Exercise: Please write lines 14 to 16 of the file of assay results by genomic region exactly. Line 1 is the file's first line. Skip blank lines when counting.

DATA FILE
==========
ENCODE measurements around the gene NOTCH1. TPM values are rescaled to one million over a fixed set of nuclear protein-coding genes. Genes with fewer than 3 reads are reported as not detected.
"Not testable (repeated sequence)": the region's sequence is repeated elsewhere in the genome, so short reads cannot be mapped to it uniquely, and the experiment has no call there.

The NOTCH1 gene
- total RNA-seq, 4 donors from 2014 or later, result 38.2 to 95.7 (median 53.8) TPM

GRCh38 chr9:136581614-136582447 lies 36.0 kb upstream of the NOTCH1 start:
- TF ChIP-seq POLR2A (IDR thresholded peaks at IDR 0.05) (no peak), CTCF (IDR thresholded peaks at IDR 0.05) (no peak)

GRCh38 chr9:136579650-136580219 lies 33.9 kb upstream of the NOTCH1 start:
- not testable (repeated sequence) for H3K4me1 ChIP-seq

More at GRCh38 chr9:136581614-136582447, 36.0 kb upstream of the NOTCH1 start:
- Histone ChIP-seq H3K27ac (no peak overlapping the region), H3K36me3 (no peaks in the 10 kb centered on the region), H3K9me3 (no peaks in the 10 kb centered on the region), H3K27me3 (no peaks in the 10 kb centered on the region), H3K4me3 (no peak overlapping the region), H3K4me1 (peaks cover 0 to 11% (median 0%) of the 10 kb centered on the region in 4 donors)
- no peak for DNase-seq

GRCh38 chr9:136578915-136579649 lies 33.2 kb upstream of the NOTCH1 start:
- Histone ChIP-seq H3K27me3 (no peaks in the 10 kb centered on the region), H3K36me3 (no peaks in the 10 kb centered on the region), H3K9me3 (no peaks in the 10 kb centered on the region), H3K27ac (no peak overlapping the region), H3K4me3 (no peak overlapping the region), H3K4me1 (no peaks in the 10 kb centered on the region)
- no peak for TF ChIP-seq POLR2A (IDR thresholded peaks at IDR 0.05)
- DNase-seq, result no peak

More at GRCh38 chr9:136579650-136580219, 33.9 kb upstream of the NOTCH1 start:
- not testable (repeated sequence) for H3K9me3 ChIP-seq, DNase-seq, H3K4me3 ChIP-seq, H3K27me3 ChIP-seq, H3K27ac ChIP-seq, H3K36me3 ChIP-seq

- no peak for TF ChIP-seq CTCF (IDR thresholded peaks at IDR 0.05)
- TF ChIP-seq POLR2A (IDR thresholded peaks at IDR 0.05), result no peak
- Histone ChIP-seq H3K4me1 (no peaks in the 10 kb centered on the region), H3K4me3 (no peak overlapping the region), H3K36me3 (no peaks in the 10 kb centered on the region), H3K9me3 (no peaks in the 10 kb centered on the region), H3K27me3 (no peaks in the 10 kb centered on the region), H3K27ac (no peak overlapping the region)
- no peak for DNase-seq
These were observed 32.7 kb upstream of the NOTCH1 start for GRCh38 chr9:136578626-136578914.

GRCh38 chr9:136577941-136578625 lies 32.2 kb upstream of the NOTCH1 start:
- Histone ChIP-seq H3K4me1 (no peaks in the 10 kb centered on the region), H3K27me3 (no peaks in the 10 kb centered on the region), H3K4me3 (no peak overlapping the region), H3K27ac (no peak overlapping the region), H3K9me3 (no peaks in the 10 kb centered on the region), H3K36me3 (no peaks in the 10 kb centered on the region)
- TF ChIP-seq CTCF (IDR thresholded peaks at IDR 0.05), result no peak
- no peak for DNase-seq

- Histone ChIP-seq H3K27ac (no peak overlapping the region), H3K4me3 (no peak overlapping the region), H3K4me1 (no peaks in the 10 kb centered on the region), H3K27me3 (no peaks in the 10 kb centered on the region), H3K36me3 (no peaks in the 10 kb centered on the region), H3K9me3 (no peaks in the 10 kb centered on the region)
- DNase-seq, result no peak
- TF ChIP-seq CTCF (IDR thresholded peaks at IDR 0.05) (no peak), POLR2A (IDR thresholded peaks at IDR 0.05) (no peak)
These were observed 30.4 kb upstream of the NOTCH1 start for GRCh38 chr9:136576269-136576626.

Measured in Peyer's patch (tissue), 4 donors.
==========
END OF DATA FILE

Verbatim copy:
- no peak for TF ChIP-seq POLR2A (IDR thresholded peaks at IDR 0.05)
- DNase-seq, result no peak

More at GRCh38 chr9:136579650-136580219, 33.9 kb upstream of the NOTCH1 start: